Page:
Executive Partnerships Are Critical for Cybersecurity Success

Strong partnerships between CISOs, CIOs, and general counsels are a critical part of preparing for and responding to cyberattacks, a panel of security experts said.

Implementing a cybersecurity program and protecting the organization from cybersecurity threats is not something a CISO can do alone, said Sara Andrews, senior vice president and CISO of PepsiCo, during a panel discussion at the Mandiant Cyber Defense Summit earlier this fall.

“CISOs could do everything possible and put together the best possible strategy, but if the partners and employees don’t buy in, then we’re left with a mess,” Andrews said.

Communication was a recurring theme throughout the discussion.

“Recent cyberattacks we are seeing have hit everything from the gas we need in our cars to the burgers we want to throw on the barbecue for July 4th,” said John Carlin, former acting deputy attorney general at the US Department of Justice and panel moderator. “Attacks like these can disrupt our way of life, so it’s important to talk about how to prepare for a breach in advance.”

The modern CISO is a business partner, Andrews said. Security strategy should be embedded into business discussions and decisions from the get-go, and not just be brought up during audits and risk committee meetings.

Security leaders need to share emerging risks and cybersecurity concerns with executive leaders, added Teresa Tonthat, vice president of IT and CISO at Texas Children’s Hospital. One way to do that is to showcase the investments they’ve made within cybersecurity.

“We get in front of our leadership team and stakeholders to extend our voice and mission because we can’t be everywhere at one time,” Tonthat said.

Translate for Your Partners
Security leaders also need to be able to translate complicated technical details into business concepts in order to communicate effectively with board members and other executive leaders. Board members are looking at risks to the organization — so security leaders need to make sure their presentations focus on risks in order to get the board’s attention.

“We get into some very complex and very intricate challenges where we’re dealing with very specific processes and outcomes and lots of complicated datasets,” said David Baumgartner, EVP, CIO, and managed solutions leader at Mandiant. “So when we have conversations with the board, it’s critical to provide some context but also be clear with what we are seeking.”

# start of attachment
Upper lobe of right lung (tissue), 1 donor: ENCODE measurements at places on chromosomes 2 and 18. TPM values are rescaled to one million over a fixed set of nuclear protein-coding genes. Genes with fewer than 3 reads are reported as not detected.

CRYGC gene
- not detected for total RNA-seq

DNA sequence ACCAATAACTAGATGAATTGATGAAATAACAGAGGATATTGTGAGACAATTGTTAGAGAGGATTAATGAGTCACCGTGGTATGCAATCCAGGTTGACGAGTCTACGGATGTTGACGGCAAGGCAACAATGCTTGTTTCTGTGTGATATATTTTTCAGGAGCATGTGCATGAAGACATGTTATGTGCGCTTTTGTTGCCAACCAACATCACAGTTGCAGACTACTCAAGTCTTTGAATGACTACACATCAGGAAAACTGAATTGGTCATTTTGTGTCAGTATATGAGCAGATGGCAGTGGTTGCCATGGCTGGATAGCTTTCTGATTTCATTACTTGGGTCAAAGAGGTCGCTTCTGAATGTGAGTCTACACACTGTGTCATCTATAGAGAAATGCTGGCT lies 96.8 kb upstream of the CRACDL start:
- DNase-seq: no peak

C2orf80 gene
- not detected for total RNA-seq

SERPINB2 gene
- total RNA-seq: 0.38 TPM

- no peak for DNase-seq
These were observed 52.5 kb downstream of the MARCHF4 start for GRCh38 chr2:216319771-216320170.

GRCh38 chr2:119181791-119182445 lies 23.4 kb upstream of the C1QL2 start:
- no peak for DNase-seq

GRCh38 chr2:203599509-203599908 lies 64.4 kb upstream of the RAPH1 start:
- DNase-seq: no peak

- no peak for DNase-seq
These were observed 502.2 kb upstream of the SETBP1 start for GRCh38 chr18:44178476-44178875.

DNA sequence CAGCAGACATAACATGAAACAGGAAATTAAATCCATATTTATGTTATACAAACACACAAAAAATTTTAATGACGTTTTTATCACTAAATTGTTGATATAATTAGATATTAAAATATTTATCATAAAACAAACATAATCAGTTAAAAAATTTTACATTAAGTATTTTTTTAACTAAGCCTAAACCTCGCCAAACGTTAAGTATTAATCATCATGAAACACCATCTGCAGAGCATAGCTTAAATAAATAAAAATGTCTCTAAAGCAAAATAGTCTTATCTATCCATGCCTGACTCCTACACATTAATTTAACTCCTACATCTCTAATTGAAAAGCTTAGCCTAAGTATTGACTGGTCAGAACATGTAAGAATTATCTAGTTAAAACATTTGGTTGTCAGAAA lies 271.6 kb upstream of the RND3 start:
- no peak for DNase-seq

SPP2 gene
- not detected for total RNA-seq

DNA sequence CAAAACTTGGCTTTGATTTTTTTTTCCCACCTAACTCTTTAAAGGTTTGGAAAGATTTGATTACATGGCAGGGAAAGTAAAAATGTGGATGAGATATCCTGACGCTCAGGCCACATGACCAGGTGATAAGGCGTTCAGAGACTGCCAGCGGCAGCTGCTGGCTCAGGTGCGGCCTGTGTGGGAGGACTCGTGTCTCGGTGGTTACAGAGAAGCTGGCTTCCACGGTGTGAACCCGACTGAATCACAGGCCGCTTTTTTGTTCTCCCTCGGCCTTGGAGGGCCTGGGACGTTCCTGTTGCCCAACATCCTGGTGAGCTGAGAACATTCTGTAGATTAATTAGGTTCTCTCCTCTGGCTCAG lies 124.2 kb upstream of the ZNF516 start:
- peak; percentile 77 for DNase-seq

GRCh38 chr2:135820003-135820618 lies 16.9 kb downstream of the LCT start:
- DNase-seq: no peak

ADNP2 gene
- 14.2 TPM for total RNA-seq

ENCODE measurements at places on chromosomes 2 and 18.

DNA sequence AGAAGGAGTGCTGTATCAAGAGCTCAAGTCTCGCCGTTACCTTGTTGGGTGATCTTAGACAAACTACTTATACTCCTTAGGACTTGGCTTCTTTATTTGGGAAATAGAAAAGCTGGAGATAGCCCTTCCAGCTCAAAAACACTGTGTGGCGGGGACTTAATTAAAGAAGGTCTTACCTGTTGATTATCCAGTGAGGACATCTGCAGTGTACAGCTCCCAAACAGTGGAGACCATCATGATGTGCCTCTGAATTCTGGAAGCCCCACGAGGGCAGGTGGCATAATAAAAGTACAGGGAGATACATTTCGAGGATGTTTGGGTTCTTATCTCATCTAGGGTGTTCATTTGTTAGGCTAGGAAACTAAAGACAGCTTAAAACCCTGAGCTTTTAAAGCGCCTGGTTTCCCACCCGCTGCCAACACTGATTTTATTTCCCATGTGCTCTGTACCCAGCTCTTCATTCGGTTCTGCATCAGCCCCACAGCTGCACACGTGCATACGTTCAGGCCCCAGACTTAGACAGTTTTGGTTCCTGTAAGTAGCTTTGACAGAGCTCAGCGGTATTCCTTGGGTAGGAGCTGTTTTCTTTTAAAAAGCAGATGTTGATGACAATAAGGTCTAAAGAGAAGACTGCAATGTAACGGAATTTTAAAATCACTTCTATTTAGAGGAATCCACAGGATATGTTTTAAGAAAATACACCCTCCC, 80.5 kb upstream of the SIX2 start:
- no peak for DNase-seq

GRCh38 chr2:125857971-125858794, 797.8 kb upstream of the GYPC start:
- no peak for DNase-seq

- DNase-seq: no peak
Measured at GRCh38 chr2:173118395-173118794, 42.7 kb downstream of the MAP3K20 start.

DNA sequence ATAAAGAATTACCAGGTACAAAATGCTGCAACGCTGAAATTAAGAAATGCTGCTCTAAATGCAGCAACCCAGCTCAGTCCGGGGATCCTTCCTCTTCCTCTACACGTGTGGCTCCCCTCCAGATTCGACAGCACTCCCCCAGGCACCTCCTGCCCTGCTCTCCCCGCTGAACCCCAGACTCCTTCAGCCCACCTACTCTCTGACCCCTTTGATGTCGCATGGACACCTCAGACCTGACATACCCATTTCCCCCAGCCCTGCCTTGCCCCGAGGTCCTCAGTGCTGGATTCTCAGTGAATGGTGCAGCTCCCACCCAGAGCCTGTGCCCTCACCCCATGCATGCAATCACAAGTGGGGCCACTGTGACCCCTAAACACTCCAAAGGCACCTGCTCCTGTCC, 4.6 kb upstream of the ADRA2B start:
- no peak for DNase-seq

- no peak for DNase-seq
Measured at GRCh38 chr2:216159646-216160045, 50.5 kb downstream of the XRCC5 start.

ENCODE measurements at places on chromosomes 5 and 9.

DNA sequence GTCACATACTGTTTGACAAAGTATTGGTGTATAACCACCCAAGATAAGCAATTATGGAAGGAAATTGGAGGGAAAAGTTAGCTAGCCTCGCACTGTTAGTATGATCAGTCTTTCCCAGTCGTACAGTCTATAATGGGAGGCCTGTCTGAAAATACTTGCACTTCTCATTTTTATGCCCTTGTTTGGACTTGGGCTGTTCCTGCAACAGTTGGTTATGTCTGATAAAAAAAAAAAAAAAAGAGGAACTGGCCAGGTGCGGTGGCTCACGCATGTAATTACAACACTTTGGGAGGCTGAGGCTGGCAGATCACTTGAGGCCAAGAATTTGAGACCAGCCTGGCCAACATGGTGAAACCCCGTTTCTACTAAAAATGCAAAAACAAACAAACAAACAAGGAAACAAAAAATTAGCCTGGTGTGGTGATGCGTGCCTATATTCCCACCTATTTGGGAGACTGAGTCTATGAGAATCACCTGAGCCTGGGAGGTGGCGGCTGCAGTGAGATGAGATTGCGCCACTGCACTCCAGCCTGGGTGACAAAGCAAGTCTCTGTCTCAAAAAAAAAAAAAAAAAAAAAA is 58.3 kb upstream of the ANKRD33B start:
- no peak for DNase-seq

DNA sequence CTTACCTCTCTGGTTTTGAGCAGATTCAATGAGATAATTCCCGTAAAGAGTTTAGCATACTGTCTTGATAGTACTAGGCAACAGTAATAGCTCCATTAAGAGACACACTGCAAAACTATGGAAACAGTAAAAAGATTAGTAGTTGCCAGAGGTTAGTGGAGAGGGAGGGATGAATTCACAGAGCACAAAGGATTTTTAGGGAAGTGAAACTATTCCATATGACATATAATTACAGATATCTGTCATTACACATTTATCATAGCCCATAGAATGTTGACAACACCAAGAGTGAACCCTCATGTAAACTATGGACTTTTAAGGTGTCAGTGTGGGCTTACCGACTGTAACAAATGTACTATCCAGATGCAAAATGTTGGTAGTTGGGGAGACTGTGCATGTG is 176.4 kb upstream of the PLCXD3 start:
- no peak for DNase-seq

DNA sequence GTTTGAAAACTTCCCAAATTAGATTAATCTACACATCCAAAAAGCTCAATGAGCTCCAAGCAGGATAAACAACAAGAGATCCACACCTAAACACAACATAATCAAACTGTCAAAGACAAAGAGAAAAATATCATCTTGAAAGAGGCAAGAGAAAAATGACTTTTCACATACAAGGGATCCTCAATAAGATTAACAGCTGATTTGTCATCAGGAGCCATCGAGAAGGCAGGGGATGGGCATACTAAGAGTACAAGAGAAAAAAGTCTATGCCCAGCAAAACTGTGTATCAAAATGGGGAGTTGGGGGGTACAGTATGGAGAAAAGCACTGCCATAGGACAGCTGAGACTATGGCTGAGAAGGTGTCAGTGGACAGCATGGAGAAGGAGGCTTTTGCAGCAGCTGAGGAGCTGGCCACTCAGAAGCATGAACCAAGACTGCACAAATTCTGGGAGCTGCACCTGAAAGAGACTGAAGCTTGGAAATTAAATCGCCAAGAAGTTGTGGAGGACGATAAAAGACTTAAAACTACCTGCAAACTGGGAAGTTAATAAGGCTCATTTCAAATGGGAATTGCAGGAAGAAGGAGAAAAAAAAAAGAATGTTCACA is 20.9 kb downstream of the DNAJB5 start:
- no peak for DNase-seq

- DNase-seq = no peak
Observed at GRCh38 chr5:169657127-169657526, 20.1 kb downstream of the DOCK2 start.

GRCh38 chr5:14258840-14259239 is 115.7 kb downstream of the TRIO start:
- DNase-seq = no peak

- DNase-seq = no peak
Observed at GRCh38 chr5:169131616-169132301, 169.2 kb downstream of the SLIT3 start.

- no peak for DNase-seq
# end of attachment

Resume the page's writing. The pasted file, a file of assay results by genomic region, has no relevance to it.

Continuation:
Ultimately, he said, the board wants to know:

  • Are we still at risk?
  • Are we well prepared?
  • Are we well-funded?
  • How are we delivering?
  • How are we operating?

“Try and be as simple as possible, put things in business terms, use benchmarks, use comparative analysis to give them perspective: How are we doing compared against others?” Baumgartner said.

Financial Limitations to Security Strategies
Designing an effective strategy and bringing these ideas to action can consume a huge chunk of time and money, but there isn’t an infinite budget to draw from. Security leaders need to consider the company’s overall budget when making their requests. Having strong partnerships in place with the executive team can also help with getting those requests fulfilled, Andrews said.

While security leaders should use their judgment on what requests they can compromise on, they should keep in mind that there are trade-offs in every business. Having a supporting team and strong partnerships throughout the company can make these decisions easier and more effective, she said.

“When the board asks me if I need anything, I say I can always take a little more cash, but there’s not an infinite amount of money,” Andrews said. “At the end of the day, CISOs are executives, and we’re held accountable with fiduciary responsibility, just like everyone else.”